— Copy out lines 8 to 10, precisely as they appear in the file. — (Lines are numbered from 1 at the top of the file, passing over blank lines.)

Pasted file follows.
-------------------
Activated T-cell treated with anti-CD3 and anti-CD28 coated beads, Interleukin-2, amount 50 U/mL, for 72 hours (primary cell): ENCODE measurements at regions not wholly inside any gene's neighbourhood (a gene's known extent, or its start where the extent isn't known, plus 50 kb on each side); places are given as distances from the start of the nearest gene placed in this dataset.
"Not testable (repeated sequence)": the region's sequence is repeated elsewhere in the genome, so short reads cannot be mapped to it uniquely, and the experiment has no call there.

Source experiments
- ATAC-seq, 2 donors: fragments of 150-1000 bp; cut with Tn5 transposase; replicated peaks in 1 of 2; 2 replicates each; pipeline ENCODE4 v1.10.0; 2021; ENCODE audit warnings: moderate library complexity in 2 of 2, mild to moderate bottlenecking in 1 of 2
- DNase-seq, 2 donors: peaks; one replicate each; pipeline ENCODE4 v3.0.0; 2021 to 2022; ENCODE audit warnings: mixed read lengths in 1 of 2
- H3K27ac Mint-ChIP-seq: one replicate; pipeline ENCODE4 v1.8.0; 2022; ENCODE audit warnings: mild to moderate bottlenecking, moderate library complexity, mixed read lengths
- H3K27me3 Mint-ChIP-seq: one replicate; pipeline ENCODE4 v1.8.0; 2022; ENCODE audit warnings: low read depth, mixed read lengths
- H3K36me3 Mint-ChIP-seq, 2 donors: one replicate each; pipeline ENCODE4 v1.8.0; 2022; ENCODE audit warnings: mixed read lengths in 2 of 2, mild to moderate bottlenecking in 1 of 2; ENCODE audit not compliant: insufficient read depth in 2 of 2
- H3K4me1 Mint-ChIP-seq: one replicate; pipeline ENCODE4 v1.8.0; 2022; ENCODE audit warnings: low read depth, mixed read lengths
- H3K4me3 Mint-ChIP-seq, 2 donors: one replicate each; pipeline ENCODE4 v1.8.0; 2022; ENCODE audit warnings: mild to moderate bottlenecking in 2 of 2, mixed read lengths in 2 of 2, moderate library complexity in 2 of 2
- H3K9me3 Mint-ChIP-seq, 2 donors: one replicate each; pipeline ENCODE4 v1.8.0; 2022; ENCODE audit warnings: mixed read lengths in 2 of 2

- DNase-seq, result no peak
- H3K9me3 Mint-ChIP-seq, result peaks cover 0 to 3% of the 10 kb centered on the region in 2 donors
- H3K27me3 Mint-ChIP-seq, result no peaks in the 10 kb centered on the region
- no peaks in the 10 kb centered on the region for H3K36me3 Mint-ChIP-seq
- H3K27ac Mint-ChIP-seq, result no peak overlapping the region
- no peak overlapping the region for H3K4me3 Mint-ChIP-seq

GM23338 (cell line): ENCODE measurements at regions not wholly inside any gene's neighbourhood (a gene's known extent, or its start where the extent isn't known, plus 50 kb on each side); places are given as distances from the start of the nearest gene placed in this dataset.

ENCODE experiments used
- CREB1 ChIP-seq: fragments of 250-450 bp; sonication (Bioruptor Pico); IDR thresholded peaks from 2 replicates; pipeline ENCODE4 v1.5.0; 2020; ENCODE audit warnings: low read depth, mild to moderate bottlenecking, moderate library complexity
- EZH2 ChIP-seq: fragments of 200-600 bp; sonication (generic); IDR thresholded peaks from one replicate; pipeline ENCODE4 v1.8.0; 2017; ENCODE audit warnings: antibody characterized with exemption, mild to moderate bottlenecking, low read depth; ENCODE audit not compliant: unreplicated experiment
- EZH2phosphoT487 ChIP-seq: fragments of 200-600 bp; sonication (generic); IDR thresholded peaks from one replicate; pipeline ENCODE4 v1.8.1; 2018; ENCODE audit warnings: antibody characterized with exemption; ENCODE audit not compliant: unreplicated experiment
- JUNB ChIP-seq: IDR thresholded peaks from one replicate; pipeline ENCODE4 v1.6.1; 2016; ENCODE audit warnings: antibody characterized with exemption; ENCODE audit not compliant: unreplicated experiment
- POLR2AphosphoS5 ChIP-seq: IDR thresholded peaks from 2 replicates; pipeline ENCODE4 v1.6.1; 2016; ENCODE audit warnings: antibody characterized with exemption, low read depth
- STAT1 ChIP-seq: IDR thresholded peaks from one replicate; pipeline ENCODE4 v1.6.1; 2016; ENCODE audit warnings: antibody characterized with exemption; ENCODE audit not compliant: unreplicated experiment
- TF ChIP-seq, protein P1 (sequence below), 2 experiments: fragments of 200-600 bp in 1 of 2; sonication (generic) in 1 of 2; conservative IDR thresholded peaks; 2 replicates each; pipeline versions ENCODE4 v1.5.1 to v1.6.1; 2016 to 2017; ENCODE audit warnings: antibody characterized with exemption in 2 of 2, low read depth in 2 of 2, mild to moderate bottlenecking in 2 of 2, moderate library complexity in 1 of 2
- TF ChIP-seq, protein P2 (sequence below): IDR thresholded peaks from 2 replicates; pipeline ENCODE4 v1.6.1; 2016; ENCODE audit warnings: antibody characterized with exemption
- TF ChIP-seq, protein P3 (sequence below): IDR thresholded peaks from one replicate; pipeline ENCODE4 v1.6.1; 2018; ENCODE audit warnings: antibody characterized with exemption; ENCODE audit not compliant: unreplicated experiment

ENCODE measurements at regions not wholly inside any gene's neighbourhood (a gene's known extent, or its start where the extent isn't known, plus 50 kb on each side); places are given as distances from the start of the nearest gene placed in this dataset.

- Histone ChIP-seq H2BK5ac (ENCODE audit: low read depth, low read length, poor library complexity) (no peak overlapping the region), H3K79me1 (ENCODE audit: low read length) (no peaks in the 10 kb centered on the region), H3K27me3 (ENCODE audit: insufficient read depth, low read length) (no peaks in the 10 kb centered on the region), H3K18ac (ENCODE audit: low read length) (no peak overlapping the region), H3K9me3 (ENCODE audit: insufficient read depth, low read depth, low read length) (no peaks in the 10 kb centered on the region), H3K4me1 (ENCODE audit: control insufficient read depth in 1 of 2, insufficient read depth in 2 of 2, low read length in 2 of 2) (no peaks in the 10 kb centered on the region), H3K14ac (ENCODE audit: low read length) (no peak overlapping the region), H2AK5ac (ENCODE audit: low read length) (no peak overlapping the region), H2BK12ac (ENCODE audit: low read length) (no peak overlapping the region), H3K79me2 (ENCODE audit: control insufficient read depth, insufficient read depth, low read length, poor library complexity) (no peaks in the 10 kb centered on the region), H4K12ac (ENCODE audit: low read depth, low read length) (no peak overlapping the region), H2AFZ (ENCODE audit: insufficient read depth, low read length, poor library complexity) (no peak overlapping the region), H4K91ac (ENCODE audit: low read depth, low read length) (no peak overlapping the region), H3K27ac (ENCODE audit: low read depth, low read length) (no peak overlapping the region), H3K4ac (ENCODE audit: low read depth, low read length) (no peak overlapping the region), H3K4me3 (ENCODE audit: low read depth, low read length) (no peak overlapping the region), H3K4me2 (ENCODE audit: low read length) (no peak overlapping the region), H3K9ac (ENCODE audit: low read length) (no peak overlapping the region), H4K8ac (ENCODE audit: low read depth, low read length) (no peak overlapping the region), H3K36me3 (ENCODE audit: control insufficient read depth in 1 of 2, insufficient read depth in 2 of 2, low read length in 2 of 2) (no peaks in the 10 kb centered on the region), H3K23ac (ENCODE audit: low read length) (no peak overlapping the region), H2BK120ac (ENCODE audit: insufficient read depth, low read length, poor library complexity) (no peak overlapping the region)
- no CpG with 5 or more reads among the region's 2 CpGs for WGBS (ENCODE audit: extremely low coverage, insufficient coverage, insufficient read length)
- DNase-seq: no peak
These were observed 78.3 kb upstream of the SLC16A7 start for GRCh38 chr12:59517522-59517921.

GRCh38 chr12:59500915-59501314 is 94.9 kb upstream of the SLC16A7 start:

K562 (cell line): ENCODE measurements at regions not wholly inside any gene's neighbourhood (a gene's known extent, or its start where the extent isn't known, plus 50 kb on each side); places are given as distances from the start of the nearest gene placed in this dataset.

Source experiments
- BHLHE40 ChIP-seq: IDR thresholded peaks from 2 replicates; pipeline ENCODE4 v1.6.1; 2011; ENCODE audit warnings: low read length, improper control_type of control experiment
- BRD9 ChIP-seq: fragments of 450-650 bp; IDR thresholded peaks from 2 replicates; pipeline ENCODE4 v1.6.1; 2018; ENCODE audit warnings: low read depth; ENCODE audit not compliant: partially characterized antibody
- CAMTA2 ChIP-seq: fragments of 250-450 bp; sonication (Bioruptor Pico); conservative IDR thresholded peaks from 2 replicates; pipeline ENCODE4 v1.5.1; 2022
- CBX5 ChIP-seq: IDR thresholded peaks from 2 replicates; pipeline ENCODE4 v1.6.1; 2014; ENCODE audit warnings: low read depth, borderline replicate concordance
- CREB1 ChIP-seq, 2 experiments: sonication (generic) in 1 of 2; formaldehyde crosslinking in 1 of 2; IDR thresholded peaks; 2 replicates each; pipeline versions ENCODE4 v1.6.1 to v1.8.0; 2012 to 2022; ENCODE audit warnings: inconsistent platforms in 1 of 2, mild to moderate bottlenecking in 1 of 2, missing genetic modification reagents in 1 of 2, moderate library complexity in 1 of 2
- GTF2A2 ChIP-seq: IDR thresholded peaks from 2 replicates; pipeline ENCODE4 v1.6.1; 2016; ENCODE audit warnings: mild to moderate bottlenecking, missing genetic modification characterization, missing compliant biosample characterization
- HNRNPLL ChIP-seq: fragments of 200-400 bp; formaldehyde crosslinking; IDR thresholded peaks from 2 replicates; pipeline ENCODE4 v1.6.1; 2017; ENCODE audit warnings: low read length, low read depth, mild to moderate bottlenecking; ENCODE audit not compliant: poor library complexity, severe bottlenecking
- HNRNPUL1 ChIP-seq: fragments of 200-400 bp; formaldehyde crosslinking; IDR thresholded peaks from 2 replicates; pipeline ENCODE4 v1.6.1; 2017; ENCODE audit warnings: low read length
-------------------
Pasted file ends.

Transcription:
- H3K36me3 Mint-ChIP-seq, 2 donors: one replicate each; pipeline ENCODE4 v1.8.0; 2022; ENCODE audit warnings: mixed read lengths in 2 of 2, mild to moderate bottlenecking in 1 of 2; ENCODE audit not compliant: insufficient read depth in 2 of 2
- H3K4me1 Mint-ChIP-seq: one replicate; pipeline ENCODE4 v1.8.0; 2022; ENCODE audit warnings: low read depth, mixed read lengths
- H3K4me3 Mint-ChIP-seq, 2 donors: one replicate each; pipeline ENCODE4 v1.8.0; 2022; ENCODE audit warnings: mild to moderate bottlenecking in 2 of 2, mixed read lengths in 2 of 2, moderate library complexity in 2 of 2